And you know, maybe she was right. Maybe we do define Health in the negative: an absence of things that shouldn’t be there. Or even use a ‘Be thankful it’s not worse’ approach. But I’m not sure she’s on the right track either. Surely Health is a more relative, a more consequential construct. Maybe it’s simply the condition that allows us the freedom not to think about it, worry about it. Maybe it’s neither a positive nor a negative concept. It’s something that’s there only when we don’t question it -something that, if it were not there, would have consequences.

But more than that, it must be a relative condition as well. If you break a leg and then are eventually able to walk again, albeit with a limp, you are probably healthy even though things are not like they used to be. So Health is not necessarily an absolute phenomenon either -something that withstands comparisons with others.

Clearly there are subjective and objective components to consider, and neither have an unassailable priority. Health is what we want it to be, and that’s going to vary depending on who’s considering it. We may never come to consensus. And yet I think there is considerable merit in trying anyway -attempting to look at it from both perspectives at the same time. Health is surely the ability to carry on with our lives with minimal impediments, minimal distress, and minimal need to wonder whether we can.

Minimal is approximate as well as contingent of course, but it does not mean zero.

Words and Names

Words are important, let’s face it; they help us address those most existential of all entities: concepts. They describe things, modify things, name things. Without them, we’d no doubt be reduced to gestures -limited descriptors at best. The richness that is reality would still be there, but unexpressed, identified perhaps, but somehow unrepresented. To an extent then, we, the world -everything- is partly  how it is described. Words are powerful.

By now I’m sure you’re wondering what all this has to do with women’s health. Why is an obstetrician pretending he’s a philosopher? Words again, you’ll notice… Well, when we name something -a process, a condition- it engenders a certain expectation. If you name an experience, the name comes to represent what was experienced. Pain comes to mind. Or laughter. We know how it felt to experience these and if someone were to suggest that they were going to occur again, we’d probably have a pretty good idea what to expect. It’s what names are for, after all. Of course, what we call pain might be different from what someone else experienced, but we know what that experience meant for us. We would be able differentiate it from, say, tingling, or maybe fatigue. And if someone were to say you were going to experience pain, the very word would likely engender an expectation of something fairly identifiable and even relatively specific.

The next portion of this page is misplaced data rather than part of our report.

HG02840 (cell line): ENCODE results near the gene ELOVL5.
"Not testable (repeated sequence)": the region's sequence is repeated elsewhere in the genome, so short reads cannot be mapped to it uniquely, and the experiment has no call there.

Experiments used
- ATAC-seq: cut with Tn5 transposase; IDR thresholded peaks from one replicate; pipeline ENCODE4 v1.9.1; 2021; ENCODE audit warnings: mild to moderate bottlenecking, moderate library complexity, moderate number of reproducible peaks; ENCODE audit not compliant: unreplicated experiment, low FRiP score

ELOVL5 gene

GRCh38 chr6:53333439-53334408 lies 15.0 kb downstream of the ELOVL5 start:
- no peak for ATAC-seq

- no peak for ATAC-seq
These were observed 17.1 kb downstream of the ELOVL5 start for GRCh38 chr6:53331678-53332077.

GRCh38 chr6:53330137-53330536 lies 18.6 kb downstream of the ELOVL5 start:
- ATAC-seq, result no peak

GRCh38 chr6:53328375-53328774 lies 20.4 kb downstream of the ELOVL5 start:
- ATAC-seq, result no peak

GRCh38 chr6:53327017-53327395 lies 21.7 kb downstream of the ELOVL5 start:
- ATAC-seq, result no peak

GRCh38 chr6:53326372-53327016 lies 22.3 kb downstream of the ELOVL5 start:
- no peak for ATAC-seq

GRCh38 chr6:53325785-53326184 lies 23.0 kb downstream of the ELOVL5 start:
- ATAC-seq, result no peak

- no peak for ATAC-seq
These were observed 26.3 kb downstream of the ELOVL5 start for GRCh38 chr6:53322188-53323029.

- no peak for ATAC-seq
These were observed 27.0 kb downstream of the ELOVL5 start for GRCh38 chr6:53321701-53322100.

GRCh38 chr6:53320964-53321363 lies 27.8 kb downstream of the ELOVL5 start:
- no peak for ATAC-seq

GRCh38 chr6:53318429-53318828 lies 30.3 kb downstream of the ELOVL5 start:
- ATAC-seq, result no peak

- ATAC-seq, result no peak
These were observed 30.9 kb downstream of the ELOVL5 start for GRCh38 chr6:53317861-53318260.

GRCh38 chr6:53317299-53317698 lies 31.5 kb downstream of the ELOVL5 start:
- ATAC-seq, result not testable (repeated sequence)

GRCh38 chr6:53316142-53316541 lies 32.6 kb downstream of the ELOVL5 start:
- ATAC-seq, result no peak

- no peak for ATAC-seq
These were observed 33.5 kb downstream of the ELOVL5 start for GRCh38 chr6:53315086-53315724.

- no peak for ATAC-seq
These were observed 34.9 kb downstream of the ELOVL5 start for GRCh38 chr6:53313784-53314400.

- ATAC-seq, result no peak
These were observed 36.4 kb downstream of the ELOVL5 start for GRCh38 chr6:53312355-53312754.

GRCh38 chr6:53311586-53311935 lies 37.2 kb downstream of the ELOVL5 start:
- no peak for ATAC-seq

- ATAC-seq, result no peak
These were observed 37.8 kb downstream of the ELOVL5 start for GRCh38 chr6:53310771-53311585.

Okay, how about ‘labour’? You are a woman in your second pregnancy; your first labour was terrible. Maybe the contractions were deemed inefficient despite their pain, and augmentation with oxytocin was necessary. It seemed slow and interminable, punctuated with frustrations you could never have anticipated, delays that seemed unnecessary, maybe even resulted in something you wanted to avoid: forceps perhaps, or a Caesarian section. You have all that to look forward to (backward to?) again.

But do you? Well, we use the same word for second labours, sixth labours, whatever. So with minor variations on the theme, you expect the same thing. You know what to expect; you know what mindless suffering awaits, and if there was some trouble with the actual birth process, you know it will repeat: you haven’t changed. Your pelvic measurements are the same and this baby measured even bigger than your last baby on the ultrasound you had a month ago. So if anything, it’s going to be worse. Your midwife or obstetrician has tried to reassure you that second labours are quicker, more efficient creatures than first labours. Different creatures, in fact. But despite the rhetoric, something tells you they’re wrong. After all it’s still called ‘labour’ isn’t it? And you know what that means; you’ve experienced ‘labour’…

So why don’t we call subsequent labours by a different word if they really are different? Like the apocryphal description of different kinds of snow by the Inuit using different words: not all snow is the same, obviously, so if you were to hear a different description, a different word, you would expect that what you were going to see and experience was going to be different as well. Words are powerful.

I tell this to my patients and they usually laugh, politely to be sure, but secure in their knowledge that it’s all going to turn out the same no matter what I say. For one thing, I’m a man, so how would I know? And for another, and an even more convincing certainty, if it were truly different, there would be a different word for it.

I have struggled for years to come up with another word, but alas, with no success -no Nobel Prize for advancement of women’s psychological health, no media attention whatsoever.  I suspect I’ve not even been particularly convincing, coming at it as I do from the ‘other side’… But Hope springs eternal, eh?

Any suggestions?